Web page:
Review

The Killing Hour

by Lisa Gardner



My brother refers to me as "The Great Indoorsman." I take that as a
compliment. My idea of camping is a room at Embassy Suites that
doesn't carry BET, GAC or FNC on the cable and doesn't have a CD
player in the room. Nature? That would be the strip between the
parking lot and the hotel entrance. Hiking? The walk from the front
desk to the room. Nope. Not into the outdoors.

The reason is simple: spiders. Try walking more than 20 yards into
the woods or forest without bumping into a web and its builder. No,
I'm not into it. And even though Lisa Gardner mentions nary an
arachnid in her latest novel, THE KILLING HOUR, you have to know
that they're there, just an inch or two off the page, as she leads
you deeper and deeper off the beaten path and into rural Virginia.
I'm glad she didn't bring them up; if this story had any more
suspense, the book jacket would need a warning label affixed to
it.

THE KILLING HOUR may remind you, very vaguely, of THE SILENCE OF
THE LAMBS, but that is only because both books feature an
overachieving female FBI recruit as the primary character. What is
more significant for fans of Lisa Gardner, however, is that THE
KILLING HOUR is a sequel of sorts to THE NEXT ACCIDENT. Kimberly
Quincy, who survived the events of that fine book, is now at the
FBI Academy and is causing a bit of a stir --- for all the wrong
reasons. While she technically shows all of the makings of a fine
agent, her people skills leave much to be desired. When Kimberly
stumbles upon the body of a murder victim, literally at the back
doorstep of the FBI's Quantico, Virginia headquarters, it has
repercussions, not only for her but also for her father, Pierce
Quincy, and his business partner and lover Rainie Conner. Pierce
Quincy, a former FBI profiler, and Conner are brought into the case
as consultants.

It is soon established, however, that the murder has similarities
to a series of killings that took place several years before in
Georgia. The Georgia murders involved a fiend who would kidnap
pairs of young women and leave the body of one in a place where it
would be discovered quickly, while leaving the other alive, but in
a place of great peril. The murderer would leave clues to the
location of the second victim with the first. There were eight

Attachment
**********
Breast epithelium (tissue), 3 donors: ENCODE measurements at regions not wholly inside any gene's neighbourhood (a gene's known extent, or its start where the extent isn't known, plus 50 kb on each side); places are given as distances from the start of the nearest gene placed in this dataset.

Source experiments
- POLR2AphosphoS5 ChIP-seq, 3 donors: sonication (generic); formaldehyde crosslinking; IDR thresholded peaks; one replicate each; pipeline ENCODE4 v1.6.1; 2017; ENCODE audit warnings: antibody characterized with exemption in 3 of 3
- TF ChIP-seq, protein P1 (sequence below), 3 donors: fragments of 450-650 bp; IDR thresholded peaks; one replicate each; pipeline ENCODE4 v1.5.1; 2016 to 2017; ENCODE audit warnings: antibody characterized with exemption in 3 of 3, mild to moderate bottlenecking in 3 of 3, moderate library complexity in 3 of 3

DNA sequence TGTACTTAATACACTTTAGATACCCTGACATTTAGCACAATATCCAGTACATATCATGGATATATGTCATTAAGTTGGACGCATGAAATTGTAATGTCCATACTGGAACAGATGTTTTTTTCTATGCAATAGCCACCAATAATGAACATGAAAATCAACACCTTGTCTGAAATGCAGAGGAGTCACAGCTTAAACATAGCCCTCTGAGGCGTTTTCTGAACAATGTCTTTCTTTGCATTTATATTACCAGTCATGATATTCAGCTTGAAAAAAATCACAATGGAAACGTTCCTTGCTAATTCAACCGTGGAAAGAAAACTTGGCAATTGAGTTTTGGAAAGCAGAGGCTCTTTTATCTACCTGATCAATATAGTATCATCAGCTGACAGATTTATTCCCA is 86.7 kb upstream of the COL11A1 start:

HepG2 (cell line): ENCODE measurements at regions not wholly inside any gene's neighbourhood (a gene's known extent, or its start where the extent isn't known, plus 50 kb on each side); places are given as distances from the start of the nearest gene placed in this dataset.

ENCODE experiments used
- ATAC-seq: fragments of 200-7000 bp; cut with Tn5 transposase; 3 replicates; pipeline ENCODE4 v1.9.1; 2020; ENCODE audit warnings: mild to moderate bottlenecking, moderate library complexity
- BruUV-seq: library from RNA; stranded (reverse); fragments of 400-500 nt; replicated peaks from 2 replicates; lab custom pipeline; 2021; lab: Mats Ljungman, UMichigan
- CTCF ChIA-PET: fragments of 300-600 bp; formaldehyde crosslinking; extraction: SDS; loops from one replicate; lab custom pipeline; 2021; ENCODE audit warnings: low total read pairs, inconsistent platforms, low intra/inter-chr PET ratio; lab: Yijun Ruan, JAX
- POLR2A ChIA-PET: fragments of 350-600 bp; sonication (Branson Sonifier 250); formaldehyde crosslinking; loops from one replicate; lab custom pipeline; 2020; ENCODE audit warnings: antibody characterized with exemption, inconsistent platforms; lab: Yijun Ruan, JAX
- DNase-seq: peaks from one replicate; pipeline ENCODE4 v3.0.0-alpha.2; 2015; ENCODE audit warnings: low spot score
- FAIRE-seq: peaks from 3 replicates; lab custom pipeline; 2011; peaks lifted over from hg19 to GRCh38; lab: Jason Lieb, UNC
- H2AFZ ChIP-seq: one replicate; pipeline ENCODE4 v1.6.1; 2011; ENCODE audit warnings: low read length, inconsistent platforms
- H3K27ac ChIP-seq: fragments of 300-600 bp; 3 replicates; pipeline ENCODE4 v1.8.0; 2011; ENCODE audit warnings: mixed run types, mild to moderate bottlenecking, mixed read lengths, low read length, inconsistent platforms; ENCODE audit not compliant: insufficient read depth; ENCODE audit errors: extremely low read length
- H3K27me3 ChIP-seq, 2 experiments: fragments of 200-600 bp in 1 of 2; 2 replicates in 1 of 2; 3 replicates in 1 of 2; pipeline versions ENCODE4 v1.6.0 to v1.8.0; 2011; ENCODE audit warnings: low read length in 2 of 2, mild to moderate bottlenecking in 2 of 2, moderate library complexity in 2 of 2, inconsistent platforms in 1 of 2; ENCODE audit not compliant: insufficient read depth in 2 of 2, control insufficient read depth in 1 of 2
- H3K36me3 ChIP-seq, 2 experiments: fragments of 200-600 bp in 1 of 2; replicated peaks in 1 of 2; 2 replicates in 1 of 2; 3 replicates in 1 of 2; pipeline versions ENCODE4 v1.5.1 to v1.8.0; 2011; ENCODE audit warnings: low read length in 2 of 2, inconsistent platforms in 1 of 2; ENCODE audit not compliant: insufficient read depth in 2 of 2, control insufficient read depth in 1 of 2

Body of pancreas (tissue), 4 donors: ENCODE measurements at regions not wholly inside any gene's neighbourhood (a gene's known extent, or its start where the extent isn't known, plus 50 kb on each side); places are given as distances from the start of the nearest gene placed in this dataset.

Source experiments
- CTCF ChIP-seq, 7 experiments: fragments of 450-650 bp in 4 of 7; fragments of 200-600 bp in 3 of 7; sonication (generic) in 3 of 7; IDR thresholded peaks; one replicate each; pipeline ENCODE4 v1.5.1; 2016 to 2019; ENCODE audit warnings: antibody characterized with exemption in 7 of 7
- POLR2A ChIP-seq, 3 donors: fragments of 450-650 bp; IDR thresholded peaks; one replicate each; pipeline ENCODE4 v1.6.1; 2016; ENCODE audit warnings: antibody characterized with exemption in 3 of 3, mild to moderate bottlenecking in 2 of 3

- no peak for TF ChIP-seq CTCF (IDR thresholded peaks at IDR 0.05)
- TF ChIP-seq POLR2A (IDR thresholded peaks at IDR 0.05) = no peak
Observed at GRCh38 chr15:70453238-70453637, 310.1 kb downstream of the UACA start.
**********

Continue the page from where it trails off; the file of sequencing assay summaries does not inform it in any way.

victims...and then the kidnappings and the murders stopped. It now
appears, however, that the murderer has changed location and begun
again, only this time he has upped the ante.

Special Agent Michael McCormack, who tried unsuccessfully to solve
the first series of murders, is drawn back into the investigation
--- and incidentally, to Kimberly --- by a mysterious contact who
seems to know what the killer will do, and when. The trail
ultimately leads to a desperate and cataclysmic confrontation in
Virginia's Dismal Swamp --- where nature can be more dangerous than
any human killer.

Gardner sets up some interesting internal tension right out of the
gate, giving the reader a protagonist that the reader can't quite
like but sympathizes with nonetheless. Gardner doesn't pile the
suspense on all at once, but adds to it gradually --- a murder
here, a mystery there, a personal conflict or two --- until by the
end of the book the reader feels like a bunch of raw nerves racing
for the comfort of the finish line.

Gardner is a fine writer who gets better with every novel, and by
changing the focus of each book among a cast of occasionally
recurring characters --- Rainie Conner in THE THIRD VICTIM, Pierce
Quincy in THE NEXT ACCIDENT, and now Kimberly Quincy in THE KILLING
HOUR --- she lends an air of familiarity to each new novel while
keeping her stories original and fresh. She will undoubtedly
continue to be an author whose future novels will be eagerly
anticipated.

Reviewed by Joe Hartlaub on January 22, 2011

The Killing Hour
by Lisa Gardner

  • Publication Date: September 28, 2004
  • Genres: Fiction, Thriller
  • Mass Market Paperback: 464 pages
  • Publisher: Bantam
  • ISBN-10: 0553584529
  • ISBN-13: 9780553584523